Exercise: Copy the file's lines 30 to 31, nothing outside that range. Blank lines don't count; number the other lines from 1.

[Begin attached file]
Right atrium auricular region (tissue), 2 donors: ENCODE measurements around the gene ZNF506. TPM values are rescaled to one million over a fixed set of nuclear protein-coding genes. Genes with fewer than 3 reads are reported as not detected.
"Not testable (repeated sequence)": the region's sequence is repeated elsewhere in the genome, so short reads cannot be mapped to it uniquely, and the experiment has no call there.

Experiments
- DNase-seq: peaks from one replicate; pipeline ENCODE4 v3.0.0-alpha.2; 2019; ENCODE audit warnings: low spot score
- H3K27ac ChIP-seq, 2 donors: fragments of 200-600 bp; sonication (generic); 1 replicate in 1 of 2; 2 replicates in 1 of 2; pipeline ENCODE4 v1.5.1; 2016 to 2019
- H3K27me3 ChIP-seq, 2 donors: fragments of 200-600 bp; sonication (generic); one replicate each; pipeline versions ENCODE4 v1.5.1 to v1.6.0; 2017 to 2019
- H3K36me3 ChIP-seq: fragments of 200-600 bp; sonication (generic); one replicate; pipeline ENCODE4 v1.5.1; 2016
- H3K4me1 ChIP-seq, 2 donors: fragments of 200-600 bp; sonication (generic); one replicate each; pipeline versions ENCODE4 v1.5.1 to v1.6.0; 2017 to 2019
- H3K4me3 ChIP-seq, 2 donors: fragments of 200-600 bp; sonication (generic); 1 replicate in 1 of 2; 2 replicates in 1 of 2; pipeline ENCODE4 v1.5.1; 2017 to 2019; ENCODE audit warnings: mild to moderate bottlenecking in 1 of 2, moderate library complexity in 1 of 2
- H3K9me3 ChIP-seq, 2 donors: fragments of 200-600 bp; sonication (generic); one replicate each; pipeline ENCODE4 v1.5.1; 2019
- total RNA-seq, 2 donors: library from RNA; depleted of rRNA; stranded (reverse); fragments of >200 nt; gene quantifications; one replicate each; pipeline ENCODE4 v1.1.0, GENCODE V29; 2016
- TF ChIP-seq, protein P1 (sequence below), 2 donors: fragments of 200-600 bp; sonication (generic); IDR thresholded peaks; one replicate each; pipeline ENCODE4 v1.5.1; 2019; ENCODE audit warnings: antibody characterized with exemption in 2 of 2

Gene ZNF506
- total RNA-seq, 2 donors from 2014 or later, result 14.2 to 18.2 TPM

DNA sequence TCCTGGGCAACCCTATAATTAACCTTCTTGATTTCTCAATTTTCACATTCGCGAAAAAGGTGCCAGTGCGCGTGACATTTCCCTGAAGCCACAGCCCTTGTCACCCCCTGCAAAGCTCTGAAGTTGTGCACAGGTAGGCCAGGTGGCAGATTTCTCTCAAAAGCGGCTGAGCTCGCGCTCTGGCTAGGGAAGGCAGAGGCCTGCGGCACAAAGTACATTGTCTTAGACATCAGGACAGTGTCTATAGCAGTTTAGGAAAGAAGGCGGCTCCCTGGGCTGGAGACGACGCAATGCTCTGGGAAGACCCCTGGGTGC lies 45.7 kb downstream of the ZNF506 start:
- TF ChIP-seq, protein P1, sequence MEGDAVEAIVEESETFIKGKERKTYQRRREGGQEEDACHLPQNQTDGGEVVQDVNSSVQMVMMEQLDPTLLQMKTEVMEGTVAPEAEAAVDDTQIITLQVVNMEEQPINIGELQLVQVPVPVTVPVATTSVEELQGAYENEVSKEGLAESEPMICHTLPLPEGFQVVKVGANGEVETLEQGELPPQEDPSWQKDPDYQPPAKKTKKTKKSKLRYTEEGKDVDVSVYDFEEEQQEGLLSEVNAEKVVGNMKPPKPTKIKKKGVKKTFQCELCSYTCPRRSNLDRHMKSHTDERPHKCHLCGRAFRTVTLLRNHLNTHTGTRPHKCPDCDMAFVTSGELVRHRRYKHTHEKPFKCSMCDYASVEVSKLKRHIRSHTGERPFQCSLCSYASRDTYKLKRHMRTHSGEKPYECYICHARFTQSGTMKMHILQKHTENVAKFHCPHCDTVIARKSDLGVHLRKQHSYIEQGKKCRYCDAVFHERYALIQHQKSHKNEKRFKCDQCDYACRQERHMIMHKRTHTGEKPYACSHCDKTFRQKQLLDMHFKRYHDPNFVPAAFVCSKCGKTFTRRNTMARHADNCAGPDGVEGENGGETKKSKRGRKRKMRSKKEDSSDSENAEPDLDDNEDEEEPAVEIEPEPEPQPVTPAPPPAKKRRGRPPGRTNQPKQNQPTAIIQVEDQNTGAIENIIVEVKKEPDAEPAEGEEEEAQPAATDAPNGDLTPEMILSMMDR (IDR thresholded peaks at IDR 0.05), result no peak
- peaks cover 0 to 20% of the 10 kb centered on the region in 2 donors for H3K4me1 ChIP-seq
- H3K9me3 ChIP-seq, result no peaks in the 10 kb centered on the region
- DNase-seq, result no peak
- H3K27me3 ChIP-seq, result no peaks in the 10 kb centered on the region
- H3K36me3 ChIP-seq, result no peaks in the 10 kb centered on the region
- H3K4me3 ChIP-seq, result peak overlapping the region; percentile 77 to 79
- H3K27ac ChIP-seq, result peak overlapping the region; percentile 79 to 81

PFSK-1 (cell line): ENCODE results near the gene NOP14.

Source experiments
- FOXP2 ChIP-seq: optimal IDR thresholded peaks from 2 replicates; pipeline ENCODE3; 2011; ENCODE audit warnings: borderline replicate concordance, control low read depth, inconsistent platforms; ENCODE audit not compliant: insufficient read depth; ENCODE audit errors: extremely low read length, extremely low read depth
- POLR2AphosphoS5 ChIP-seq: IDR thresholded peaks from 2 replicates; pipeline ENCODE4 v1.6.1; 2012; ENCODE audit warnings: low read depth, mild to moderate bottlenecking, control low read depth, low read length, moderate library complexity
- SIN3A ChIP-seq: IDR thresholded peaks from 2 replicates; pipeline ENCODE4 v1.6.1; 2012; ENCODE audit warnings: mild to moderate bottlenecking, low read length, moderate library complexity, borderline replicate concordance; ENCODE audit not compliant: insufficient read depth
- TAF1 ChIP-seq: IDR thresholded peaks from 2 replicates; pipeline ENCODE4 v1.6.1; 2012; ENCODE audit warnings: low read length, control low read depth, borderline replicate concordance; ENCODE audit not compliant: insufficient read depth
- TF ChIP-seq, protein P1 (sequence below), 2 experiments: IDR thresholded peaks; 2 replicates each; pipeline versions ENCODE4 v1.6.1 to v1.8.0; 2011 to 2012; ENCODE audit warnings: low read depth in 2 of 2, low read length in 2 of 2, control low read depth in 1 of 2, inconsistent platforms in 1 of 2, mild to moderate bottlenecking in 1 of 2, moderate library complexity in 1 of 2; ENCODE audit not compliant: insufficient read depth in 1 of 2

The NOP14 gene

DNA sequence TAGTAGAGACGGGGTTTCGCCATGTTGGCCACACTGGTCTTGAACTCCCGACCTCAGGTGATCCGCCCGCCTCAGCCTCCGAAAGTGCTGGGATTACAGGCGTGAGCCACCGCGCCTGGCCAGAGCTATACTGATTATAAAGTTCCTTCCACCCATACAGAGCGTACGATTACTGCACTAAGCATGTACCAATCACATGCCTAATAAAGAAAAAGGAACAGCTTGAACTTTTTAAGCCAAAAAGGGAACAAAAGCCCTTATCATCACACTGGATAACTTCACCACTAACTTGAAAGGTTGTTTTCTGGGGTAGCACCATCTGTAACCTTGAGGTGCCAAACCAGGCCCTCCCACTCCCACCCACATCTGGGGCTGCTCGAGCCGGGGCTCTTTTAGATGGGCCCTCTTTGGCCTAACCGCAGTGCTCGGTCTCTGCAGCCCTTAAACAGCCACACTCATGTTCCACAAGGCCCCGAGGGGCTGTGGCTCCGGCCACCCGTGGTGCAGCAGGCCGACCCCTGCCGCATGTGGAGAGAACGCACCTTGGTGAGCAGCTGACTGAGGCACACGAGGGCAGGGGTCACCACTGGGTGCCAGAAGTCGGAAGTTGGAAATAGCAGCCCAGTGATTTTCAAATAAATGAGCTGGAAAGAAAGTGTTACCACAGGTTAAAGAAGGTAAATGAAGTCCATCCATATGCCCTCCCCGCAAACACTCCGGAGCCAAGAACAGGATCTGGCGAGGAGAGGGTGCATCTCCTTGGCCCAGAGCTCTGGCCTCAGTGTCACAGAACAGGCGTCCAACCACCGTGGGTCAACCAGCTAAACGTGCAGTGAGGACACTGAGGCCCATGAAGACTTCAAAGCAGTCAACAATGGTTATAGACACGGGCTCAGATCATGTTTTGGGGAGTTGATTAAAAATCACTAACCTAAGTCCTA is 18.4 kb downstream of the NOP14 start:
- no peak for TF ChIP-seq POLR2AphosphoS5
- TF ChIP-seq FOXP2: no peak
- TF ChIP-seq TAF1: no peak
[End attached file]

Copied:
- TF ChIP-seq, protein P1 (sequence below), 2 experiments: IDR thresholded peaks; 2 replicates each; pipeline versions ENCODE4 v1.6.1 to v1.8.0; 2011 to 2012; ENCODE audit warnings: low read depth in 2 of 2, low read length in 2 of 2, control low read depth in 1 of 2, inconsistent platforms in 1 of 2, mild to moderate bottlenecking in 1 of 2, moderate library complexity in 1 of 2; ENCODE audit not compliant: insufficient read depth in 1 of 2

The NOP14 gene